The corona virus was spread throughout the entire planet by hundreds of thousands of airplanes in three months, so conditioned were we humans to race across the globe chasing more power, more money, more happiness. Likewise, we immerse ourselves in more action, noise, movement, work, work, work, every empty space in life to be filled, always gazing at a screen, always “doing” something. The pandemic has slowed us and anything that slows us can awaken us. Slower allows more awareness. Awareness can lead us to a more contemplative outlook, experiencing ourselves as we truly are.
Is Our Society’s Immune System Failing?
In the first two months of the virus in the US, 90% of all Covid fatalities were people with pre-existing conditions. Covid was immediately lethal to those with serious health problems: elders with compromised immune systems, those suffering from hypertension, diabetes, heart problems, atrial fibrillation and obesity. Strong immune systems resist disease very well, even into older age. That is the body’s design. Do we need to be running away from the virus as much as running toward a sane and healthy life?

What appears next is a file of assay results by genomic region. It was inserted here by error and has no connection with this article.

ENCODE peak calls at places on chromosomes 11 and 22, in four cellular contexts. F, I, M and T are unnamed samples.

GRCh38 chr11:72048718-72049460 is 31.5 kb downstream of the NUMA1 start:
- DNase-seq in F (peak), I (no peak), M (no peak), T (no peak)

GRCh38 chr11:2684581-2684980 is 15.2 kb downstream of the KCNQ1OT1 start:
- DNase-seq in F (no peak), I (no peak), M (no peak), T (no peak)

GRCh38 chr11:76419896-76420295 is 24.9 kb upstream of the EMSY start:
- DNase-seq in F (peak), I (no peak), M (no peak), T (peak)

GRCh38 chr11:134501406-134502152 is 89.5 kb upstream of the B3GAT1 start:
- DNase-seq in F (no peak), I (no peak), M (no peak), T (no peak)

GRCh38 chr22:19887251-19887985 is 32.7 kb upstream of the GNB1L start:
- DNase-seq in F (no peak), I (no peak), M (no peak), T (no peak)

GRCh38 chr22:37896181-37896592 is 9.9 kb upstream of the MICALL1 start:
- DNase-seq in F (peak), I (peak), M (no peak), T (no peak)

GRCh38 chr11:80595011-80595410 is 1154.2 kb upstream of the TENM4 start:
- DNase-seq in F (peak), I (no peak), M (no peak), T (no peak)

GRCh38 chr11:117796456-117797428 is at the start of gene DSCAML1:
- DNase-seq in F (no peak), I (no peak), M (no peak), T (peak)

Covid 19 is more a symptom than a cause. The larger questions besides how do we beat this virus may be: What is our paradigm of a healthy pattern of life? Can we take this pause in a frantic American cultural routine to restore our bodies and repair the misery of ill-health that makes us so vulnerable to diseases and sickness? How do we make peace within ourselves where there has been a constant inner war? Our slower, limited movements in this pandemic can open a more contemplative door into our present state and mind and heal us.
Covid 19 Teaches Us that Racism is Deadly
The lynchpin of a successful campaign to flatten the Corona virus curve is social distancing. Like other virus protocols and methods to slow this spiking disease, they are often the privilege of the white economically comfortable class of Americans. Black and brown people and the poor are limited to finding work in essential but low paying jobs in food services, transportation, and construction where they are more likely to be infected by the virus.
These economically and racially oppressed people are more likely to bring the virus home to a cramped apartment where it is harder to quarantine and distance. Working from home is also a privilege. It can mean you own a home. Cleaning food to make it safe to eat, is a privilege. It means you have money to buy, especially healthy food. The poor do not ever have these luxuries.
But, the starkest and most unbearable statistic of Covid 19 is: Black people per capita, die of this virus at twice the numbers as whites and they are contracting the virus at three times the white average. Blacks often work at the lowest paid yet considered essential jobs. They are the last hired, the first fired, having paltry little if any savings to fall back on.